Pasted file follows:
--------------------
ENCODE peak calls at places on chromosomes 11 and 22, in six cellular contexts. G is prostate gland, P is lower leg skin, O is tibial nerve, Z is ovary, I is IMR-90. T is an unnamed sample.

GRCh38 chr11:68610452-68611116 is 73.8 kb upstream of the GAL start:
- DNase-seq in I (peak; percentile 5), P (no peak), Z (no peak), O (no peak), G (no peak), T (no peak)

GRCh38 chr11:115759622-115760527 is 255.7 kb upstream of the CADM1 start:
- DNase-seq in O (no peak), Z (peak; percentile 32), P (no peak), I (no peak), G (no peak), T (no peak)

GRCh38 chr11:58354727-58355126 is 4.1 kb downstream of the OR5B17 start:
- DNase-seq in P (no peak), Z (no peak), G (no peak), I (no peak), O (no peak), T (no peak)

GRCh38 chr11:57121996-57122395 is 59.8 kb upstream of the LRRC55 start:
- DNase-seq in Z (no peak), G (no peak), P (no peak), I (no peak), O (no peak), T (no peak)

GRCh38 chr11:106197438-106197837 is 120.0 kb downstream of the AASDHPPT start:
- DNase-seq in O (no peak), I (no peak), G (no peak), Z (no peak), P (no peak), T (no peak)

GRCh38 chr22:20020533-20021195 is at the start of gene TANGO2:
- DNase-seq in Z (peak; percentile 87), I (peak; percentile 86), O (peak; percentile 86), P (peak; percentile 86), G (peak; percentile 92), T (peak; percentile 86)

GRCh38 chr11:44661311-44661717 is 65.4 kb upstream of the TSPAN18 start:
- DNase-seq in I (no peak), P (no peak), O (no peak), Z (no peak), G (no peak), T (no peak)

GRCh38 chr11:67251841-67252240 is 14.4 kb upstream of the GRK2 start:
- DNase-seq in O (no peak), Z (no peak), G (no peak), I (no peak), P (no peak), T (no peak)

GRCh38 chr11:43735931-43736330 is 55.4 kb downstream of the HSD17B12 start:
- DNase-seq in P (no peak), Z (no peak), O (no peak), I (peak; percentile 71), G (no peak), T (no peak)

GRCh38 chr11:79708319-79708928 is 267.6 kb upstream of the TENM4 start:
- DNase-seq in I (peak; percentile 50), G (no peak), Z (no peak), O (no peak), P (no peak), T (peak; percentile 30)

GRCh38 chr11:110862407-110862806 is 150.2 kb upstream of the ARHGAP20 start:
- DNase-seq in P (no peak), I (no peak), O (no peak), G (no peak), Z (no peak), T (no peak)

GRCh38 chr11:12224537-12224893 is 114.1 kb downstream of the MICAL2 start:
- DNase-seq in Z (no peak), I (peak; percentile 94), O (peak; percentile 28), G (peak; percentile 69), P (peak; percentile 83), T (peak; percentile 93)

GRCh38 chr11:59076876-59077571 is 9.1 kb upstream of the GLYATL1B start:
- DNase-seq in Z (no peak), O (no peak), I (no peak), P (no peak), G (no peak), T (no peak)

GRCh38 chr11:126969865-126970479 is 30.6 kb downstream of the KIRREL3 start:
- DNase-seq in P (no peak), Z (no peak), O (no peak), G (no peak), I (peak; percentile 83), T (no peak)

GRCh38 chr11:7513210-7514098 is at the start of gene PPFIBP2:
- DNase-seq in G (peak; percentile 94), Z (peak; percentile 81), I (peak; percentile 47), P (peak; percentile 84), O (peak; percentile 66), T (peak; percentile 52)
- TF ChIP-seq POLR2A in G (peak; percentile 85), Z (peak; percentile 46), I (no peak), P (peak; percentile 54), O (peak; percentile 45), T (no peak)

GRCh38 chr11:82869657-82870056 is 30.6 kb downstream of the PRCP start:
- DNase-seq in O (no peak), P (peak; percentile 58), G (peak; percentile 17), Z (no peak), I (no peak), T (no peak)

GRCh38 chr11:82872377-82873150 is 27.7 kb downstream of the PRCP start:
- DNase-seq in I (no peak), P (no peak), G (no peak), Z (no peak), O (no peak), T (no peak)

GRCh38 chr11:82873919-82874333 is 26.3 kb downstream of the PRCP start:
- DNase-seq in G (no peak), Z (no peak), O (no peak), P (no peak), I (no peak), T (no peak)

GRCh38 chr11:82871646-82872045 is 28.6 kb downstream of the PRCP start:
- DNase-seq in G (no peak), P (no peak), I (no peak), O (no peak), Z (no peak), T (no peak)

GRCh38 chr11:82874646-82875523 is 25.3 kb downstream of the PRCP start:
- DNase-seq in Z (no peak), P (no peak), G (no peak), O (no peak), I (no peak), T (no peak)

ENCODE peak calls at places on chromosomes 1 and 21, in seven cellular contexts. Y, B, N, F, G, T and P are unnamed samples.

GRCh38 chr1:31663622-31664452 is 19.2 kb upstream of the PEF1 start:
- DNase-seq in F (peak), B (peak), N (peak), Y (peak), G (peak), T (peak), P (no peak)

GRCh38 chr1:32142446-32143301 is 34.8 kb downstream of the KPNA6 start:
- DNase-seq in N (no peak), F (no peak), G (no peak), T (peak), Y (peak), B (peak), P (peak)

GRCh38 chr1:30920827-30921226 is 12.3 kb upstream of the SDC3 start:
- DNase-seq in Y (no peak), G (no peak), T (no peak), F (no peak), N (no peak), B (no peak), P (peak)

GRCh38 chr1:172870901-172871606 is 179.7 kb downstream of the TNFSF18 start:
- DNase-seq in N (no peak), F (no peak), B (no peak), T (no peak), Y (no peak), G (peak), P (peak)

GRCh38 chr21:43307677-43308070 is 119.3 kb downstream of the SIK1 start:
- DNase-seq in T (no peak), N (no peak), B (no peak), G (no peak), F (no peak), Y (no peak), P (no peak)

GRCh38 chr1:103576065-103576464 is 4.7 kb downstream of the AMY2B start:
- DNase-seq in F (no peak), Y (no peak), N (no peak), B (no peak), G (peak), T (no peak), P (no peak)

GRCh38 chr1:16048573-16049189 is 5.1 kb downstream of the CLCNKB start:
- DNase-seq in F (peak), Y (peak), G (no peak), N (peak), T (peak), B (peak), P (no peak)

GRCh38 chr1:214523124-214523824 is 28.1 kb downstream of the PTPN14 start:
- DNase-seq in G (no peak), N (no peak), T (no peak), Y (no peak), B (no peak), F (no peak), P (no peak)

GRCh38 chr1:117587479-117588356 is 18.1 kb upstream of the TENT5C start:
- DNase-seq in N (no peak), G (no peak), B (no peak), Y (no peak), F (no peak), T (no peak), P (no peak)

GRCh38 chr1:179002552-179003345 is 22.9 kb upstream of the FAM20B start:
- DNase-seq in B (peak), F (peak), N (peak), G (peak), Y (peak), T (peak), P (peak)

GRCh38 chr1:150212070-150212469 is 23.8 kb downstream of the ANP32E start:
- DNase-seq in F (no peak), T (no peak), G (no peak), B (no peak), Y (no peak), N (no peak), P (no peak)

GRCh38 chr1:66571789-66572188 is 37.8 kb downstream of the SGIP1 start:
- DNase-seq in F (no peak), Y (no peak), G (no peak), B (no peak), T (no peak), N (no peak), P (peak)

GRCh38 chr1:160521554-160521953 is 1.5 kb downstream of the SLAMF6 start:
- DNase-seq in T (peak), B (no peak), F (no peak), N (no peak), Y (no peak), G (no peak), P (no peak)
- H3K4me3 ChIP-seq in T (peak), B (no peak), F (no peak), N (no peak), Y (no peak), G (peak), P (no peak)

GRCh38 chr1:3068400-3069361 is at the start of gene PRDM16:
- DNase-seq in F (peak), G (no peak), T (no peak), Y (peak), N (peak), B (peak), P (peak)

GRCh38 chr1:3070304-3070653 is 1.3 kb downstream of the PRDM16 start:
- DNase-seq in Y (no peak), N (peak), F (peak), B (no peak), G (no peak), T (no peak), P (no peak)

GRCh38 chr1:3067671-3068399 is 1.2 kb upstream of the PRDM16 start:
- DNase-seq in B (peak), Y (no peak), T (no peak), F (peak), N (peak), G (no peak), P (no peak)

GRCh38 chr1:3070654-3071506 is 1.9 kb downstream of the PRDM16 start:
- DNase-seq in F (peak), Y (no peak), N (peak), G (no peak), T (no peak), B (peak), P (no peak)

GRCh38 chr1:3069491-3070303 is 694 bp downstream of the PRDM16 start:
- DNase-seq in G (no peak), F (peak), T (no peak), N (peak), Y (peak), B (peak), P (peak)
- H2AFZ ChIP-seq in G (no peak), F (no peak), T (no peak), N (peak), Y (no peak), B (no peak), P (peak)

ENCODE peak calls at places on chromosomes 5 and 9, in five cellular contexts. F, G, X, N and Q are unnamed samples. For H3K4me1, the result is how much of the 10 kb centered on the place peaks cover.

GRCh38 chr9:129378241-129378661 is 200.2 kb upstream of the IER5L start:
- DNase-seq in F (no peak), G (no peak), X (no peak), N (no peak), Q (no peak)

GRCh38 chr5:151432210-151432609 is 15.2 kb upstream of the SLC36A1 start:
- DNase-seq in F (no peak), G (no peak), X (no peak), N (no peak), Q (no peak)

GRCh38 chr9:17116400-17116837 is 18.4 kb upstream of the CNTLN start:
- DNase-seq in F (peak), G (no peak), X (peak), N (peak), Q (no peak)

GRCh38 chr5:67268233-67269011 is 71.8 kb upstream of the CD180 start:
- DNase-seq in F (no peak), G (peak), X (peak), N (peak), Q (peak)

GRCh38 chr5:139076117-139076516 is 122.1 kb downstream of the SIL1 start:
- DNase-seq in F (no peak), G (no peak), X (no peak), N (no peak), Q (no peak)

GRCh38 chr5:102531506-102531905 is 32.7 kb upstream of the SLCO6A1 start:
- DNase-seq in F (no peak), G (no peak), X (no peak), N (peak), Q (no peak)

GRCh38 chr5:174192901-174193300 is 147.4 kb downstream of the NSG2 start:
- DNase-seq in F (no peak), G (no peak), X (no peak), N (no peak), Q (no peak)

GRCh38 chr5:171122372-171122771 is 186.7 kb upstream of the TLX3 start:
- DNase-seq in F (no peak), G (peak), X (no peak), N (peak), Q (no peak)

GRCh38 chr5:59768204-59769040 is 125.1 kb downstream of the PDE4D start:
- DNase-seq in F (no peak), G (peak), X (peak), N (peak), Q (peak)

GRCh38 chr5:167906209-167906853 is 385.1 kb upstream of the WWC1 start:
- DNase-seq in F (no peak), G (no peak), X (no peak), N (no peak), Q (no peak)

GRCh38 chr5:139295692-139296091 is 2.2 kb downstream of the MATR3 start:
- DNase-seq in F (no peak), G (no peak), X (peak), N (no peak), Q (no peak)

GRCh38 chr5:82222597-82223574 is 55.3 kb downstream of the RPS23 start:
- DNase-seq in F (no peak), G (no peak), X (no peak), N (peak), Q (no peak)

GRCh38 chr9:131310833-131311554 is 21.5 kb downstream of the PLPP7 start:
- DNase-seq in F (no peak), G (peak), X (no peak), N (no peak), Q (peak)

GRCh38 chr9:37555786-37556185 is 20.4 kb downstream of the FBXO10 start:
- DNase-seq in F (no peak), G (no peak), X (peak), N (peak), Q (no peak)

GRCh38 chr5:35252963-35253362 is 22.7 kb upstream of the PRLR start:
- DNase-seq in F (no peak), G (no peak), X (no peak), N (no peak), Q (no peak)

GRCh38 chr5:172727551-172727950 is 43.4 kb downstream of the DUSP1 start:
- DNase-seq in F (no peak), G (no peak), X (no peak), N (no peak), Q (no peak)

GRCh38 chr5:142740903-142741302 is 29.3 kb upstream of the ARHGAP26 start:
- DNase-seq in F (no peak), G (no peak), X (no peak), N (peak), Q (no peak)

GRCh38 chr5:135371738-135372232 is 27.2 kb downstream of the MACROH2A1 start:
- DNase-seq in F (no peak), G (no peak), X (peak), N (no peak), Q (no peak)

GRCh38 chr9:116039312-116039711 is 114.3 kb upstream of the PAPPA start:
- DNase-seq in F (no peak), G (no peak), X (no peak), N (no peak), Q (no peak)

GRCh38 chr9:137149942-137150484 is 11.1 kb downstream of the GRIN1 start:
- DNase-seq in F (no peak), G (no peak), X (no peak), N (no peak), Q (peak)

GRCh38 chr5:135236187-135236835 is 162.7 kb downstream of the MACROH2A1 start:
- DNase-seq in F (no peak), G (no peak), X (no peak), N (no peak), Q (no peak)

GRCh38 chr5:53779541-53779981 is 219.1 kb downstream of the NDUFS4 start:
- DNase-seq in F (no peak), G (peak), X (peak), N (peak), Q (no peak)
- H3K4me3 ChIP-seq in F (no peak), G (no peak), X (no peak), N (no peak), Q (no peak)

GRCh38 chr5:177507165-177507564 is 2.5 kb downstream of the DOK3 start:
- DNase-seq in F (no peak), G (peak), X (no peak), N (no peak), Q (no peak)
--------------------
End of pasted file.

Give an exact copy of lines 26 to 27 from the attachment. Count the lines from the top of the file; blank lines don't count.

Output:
GRCh38 chr11:59076876-59077571 is 9.1 kb upstream of the GLYATL1B start:
- DNase-seq in Z (no peak), O (no peak), I (no peak), P (no peak), G (no peak), T (no peak)